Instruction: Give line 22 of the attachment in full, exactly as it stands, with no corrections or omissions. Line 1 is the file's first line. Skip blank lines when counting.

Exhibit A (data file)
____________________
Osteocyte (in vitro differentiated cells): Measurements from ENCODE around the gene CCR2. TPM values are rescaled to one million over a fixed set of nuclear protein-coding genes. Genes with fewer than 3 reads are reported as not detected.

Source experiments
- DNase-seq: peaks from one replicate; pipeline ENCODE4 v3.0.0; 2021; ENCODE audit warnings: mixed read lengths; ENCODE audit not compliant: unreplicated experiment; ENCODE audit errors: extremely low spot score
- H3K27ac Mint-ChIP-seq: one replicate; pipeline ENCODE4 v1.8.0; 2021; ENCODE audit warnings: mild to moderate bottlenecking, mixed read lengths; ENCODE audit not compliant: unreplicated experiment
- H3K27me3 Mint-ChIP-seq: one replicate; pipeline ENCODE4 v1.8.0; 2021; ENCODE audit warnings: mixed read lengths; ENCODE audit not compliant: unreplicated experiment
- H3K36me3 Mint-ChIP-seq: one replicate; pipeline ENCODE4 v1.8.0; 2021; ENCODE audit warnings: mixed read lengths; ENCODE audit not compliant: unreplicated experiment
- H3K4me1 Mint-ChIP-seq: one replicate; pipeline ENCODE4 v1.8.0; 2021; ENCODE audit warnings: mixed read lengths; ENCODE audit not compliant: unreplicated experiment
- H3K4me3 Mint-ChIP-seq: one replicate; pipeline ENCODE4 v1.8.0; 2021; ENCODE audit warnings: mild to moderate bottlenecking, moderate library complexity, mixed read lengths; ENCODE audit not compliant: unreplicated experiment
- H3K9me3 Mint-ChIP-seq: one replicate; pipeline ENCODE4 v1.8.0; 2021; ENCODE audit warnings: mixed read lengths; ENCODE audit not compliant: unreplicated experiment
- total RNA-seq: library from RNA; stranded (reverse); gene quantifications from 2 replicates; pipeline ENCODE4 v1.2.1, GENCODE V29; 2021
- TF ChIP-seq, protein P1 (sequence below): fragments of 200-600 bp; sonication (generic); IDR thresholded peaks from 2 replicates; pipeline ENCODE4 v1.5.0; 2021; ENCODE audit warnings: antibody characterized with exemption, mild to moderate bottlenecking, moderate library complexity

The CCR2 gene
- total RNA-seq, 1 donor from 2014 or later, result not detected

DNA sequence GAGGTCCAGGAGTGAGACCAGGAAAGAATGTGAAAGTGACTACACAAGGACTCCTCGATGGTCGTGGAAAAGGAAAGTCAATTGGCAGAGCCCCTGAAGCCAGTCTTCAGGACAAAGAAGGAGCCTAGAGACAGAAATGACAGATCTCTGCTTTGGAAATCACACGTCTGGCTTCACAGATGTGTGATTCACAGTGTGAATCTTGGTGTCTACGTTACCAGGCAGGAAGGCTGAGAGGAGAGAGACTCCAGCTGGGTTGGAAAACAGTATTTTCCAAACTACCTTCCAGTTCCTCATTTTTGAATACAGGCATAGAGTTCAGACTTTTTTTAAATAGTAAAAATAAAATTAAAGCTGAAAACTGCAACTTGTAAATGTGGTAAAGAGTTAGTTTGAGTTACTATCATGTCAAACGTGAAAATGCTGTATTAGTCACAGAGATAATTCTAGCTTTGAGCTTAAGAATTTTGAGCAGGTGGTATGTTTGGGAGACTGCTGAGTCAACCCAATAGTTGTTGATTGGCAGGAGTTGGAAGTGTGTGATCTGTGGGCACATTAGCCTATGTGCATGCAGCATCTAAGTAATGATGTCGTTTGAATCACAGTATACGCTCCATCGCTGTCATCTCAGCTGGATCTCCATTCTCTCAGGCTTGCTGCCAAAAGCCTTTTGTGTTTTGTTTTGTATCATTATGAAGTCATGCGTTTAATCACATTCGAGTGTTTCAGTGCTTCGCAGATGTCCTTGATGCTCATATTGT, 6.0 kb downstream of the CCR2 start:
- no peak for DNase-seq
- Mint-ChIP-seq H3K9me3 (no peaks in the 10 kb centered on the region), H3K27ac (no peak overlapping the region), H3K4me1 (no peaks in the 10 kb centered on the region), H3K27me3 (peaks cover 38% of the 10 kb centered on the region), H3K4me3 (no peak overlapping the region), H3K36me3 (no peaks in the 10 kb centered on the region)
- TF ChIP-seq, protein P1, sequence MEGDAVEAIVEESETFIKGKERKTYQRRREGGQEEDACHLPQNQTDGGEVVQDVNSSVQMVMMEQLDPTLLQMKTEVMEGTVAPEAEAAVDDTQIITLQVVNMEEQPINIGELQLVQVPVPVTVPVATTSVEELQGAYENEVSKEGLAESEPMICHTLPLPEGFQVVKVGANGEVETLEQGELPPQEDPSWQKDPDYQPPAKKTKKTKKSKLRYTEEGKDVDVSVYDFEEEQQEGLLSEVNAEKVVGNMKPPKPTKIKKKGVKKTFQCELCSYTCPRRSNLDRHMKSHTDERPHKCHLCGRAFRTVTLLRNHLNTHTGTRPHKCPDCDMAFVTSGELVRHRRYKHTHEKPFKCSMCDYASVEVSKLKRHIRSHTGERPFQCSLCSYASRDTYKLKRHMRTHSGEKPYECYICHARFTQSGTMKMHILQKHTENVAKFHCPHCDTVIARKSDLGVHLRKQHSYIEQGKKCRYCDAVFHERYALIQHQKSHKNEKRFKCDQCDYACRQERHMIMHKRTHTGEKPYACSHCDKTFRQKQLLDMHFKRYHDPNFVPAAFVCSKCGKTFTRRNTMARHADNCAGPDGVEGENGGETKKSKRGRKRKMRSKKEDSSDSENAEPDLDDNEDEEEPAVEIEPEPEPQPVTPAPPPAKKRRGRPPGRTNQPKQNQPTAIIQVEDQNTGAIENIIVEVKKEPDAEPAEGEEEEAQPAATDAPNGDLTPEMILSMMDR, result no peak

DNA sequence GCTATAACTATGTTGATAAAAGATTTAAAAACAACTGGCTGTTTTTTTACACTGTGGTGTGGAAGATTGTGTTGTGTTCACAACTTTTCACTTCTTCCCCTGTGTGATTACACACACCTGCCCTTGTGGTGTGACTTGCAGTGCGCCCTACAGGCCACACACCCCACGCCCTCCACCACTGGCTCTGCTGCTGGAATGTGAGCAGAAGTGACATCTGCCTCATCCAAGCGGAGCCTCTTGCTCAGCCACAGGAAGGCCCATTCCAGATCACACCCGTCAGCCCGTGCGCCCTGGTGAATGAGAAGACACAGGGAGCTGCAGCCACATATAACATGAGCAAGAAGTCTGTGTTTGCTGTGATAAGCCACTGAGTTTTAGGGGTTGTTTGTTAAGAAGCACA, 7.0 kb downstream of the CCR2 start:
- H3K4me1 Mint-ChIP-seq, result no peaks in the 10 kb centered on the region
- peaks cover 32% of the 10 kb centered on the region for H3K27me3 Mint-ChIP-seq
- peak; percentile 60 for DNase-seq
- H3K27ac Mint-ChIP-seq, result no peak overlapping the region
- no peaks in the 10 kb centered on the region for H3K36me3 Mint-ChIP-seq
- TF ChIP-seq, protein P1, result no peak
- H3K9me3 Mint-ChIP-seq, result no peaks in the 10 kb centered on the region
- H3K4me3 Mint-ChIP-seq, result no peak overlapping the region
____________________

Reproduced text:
- H3K27ac Mint-ChIP-seq, result no peak overlapping the region